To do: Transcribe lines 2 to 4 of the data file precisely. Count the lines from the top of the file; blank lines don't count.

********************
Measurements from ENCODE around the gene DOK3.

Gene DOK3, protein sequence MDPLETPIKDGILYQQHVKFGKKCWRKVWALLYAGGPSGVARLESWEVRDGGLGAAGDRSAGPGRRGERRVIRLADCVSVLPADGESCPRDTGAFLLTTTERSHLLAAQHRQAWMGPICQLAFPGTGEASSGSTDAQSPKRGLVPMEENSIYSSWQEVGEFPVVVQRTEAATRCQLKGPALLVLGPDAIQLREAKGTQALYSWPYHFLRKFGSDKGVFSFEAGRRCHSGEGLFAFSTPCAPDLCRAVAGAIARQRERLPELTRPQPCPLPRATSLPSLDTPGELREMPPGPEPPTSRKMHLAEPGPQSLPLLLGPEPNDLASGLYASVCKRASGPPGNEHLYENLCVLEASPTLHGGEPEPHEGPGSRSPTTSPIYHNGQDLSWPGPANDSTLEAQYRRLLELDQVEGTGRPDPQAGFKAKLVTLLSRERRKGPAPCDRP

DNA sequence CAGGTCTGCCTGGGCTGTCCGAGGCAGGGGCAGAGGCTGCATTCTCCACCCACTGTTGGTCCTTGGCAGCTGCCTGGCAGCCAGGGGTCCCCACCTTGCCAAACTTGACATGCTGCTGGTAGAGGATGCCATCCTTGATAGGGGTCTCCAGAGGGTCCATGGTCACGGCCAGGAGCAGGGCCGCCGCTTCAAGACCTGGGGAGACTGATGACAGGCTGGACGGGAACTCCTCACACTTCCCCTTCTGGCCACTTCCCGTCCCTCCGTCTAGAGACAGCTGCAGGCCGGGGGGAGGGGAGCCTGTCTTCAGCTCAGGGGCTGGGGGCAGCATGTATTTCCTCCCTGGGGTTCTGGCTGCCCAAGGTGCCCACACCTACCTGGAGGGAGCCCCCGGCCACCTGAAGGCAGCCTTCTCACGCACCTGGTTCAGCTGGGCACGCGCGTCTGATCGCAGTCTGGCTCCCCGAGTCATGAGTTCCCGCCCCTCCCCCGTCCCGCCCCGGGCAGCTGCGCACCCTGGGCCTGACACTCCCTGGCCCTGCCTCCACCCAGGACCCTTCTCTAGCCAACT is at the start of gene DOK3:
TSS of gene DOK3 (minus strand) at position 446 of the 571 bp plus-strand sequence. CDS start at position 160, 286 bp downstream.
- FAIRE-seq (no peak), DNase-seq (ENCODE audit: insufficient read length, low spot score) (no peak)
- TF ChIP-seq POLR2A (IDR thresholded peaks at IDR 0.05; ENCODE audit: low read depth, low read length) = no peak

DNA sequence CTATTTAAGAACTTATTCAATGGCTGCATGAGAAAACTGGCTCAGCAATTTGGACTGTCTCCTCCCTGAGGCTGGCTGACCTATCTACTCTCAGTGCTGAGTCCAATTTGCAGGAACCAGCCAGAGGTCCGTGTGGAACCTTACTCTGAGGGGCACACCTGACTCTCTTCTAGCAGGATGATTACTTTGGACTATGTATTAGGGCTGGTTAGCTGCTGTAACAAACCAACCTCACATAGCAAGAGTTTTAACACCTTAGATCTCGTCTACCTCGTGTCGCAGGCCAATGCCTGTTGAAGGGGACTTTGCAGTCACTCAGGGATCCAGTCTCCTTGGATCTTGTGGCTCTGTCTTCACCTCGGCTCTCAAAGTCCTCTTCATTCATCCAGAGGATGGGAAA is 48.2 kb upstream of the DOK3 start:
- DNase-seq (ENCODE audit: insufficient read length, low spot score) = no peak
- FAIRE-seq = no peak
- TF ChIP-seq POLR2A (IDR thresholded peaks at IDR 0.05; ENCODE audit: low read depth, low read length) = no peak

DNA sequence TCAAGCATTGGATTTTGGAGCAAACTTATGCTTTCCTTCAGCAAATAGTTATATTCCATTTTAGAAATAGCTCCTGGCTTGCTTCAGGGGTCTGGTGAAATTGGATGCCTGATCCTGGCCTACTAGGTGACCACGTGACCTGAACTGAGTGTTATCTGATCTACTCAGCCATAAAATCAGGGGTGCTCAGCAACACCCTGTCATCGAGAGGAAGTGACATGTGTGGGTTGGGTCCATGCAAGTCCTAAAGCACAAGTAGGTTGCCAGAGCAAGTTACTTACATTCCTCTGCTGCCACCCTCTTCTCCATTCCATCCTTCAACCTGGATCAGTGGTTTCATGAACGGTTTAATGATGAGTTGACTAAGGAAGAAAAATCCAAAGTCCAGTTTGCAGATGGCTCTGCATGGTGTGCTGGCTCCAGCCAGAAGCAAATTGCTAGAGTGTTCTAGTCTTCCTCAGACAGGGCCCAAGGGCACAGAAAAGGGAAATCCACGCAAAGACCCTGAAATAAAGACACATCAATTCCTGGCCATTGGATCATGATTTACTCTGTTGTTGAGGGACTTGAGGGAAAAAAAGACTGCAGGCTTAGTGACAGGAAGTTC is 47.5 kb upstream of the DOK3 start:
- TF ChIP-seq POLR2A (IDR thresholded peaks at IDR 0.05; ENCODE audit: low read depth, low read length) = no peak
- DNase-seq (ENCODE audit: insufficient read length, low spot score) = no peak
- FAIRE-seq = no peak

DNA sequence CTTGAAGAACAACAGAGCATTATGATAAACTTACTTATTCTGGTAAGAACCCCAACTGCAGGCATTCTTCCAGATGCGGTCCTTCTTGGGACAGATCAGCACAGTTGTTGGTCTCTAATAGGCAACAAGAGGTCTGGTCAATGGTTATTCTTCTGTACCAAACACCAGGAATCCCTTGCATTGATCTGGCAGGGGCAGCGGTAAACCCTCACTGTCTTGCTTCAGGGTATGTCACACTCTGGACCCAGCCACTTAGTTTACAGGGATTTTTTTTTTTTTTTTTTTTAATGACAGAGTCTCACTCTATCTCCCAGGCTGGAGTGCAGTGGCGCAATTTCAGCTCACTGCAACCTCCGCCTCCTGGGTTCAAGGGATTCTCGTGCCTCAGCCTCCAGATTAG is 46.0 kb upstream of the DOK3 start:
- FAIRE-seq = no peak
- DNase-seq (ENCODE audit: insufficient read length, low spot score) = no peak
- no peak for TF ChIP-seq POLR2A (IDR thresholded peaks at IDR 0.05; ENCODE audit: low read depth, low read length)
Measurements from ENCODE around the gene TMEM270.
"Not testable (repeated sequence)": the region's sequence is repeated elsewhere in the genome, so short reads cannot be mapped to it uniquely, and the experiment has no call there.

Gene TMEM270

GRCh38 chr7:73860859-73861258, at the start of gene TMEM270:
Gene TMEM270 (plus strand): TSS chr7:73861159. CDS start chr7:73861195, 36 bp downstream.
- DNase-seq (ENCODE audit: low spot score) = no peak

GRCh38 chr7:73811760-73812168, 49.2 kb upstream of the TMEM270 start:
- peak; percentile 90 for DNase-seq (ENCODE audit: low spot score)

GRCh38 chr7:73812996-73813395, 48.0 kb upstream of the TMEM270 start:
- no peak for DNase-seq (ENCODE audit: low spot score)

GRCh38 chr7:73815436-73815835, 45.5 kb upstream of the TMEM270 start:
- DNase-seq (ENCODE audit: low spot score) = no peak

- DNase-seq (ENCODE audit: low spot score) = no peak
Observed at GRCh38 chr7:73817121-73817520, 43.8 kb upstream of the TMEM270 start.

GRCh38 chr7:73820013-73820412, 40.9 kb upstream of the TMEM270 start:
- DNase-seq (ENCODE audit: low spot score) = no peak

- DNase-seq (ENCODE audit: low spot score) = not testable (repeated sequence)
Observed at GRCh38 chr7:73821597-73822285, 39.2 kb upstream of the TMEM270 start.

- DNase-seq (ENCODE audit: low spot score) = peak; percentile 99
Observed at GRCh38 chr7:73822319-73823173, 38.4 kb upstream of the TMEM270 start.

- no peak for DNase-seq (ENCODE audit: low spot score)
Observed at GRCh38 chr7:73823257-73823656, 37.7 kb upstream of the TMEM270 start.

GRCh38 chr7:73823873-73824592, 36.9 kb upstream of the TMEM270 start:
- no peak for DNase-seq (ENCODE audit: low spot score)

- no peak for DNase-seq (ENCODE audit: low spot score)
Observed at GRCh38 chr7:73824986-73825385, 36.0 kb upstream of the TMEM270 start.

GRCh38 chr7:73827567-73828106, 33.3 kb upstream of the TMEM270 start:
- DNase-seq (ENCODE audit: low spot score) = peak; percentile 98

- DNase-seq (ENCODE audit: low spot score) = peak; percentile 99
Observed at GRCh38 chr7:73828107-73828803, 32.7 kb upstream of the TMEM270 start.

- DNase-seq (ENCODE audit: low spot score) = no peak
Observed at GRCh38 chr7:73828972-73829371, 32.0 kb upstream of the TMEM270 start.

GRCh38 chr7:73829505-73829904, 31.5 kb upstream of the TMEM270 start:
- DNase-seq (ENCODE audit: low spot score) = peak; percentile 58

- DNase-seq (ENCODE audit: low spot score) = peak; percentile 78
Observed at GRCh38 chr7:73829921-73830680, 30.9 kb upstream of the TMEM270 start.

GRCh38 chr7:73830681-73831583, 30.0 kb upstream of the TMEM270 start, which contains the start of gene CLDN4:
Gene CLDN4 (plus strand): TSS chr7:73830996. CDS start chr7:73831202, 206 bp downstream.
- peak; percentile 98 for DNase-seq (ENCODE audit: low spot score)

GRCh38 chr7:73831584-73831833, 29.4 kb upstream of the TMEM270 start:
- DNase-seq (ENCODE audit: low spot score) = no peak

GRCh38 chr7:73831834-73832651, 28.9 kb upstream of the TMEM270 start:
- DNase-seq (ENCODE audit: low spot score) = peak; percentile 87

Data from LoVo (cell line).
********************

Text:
Gene DOK3, protein sequence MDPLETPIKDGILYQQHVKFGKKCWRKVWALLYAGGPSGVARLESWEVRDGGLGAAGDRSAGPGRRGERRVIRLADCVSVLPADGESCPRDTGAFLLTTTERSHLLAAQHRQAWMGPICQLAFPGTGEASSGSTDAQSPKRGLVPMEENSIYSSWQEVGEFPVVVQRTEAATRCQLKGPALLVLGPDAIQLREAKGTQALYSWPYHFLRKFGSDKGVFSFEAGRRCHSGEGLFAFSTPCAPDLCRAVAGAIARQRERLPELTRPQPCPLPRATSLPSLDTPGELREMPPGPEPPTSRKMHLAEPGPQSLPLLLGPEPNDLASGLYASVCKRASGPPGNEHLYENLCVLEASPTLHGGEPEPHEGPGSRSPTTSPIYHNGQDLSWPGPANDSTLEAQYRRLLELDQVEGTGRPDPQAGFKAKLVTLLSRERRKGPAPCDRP

DNA sequence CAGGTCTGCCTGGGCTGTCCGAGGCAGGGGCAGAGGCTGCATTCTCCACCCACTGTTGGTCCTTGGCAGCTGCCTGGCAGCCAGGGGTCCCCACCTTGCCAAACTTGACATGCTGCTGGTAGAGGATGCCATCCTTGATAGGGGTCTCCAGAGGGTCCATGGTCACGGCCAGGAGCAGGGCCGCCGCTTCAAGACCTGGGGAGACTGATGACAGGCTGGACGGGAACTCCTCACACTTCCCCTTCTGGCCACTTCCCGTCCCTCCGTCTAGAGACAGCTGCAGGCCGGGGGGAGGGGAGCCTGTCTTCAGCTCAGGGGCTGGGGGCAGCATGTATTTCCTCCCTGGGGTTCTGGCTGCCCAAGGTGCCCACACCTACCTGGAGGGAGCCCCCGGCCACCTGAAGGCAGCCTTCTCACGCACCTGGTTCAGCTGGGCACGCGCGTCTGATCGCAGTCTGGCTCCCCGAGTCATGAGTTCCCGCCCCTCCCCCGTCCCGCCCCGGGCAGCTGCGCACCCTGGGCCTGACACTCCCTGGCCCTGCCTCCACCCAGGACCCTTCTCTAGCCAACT is at the start of gene DOK3:
TSS of gene DOK3 (minus strand) at position 446 of the 571 bp plus-strand sequence. CDS start at position 160, 286 bp downstream.